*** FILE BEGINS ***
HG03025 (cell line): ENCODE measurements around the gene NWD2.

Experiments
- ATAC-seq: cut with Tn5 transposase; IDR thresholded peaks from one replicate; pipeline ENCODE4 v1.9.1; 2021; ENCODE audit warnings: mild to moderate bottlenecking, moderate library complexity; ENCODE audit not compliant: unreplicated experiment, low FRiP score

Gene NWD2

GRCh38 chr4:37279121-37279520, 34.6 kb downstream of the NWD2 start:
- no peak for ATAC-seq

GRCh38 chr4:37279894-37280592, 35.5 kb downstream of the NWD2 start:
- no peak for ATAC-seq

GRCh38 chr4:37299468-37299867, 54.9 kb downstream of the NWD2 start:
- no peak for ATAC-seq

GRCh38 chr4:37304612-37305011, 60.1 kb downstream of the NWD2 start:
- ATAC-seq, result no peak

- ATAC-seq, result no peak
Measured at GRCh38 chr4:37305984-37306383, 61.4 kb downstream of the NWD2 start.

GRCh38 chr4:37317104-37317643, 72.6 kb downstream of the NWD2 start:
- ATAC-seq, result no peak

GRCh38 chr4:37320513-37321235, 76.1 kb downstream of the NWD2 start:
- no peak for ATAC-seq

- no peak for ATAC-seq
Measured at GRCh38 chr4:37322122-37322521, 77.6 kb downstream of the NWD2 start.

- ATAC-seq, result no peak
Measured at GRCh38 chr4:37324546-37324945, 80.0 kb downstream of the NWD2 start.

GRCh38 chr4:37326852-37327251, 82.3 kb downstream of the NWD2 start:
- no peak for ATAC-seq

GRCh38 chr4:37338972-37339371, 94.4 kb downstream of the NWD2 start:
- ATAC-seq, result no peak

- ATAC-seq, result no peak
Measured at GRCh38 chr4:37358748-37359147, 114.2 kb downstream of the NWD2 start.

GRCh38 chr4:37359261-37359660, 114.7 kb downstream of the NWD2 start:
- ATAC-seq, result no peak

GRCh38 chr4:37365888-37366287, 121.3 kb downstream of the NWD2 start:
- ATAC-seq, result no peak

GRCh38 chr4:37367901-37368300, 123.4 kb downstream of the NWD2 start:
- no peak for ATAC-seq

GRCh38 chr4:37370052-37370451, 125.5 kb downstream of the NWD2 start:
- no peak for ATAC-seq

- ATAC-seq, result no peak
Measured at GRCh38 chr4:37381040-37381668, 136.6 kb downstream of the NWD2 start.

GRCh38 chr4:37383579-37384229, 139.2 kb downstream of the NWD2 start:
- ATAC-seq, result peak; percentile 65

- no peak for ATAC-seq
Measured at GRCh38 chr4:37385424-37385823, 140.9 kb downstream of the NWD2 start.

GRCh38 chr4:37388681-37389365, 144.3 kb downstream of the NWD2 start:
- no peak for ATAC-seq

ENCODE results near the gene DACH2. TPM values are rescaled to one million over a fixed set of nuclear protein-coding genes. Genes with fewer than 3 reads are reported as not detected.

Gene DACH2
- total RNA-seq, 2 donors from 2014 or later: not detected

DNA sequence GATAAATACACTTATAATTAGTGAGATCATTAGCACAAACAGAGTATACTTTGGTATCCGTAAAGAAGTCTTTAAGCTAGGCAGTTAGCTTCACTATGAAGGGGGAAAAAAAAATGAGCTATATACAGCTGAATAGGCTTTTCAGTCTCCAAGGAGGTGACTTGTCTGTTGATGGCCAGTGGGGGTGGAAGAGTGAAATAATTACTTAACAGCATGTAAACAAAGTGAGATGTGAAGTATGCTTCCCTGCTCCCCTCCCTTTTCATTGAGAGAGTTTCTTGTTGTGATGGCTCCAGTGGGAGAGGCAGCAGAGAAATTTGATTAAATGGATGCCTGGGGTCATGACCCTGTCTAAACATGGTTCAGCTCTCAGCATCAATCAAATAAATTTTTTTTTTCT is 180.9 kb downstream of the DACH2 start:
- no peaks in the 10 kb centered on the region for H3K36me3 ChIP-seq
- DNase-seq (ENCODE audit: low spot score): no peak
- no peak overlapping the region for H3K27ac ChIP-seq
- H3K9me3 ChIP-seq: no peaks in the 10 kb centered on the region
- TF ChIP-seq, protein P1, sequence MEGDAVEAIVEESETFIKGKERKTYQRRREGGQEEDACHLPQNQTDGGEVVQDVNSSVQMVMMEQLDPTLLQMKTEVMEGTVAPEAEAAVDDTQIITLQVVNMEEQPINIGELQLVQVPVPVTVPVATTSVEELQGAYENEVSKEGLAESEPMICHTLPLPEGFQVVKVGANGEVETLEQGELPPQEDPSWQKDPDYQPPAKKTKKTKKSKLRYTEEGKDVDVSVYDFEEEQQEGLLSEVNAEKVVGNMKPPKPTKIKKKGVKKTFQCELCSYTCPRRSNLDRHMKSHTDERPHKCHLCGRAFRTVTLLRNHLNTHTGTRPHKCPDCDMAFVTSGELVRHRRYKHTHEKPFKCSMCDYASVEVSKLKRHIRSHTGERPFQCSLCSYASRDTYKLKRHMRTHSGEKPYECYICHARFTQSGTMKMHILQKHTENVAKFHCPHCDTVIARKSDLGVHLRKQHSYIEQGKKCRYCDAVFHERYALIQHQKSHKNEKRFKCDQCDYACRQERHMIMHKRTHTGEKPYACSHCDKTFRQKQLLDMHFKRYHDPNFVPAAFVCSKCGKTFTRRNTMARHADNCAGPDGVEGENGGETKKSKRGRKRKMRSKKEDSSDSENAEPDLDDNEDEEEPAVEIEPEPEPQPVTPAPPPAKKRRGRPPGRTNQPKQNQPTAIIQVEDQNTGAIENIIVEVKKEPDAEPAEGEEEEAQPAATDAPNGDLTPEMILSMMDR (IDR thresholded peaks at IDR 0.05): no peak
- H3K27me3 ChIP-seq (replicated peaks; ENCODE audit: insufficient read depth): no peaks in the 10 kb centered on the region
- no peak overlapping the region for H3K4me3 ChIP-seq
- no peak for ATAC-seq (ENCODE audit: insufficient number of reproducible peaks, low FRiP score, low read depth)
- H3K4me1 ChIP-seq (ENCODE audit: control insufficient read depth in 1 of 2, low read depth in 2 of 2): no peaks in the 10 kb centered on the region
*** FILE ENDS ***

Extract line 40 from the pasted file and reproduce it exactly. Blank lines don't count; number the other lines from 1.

- ATAC-seq, result peak; percentile 65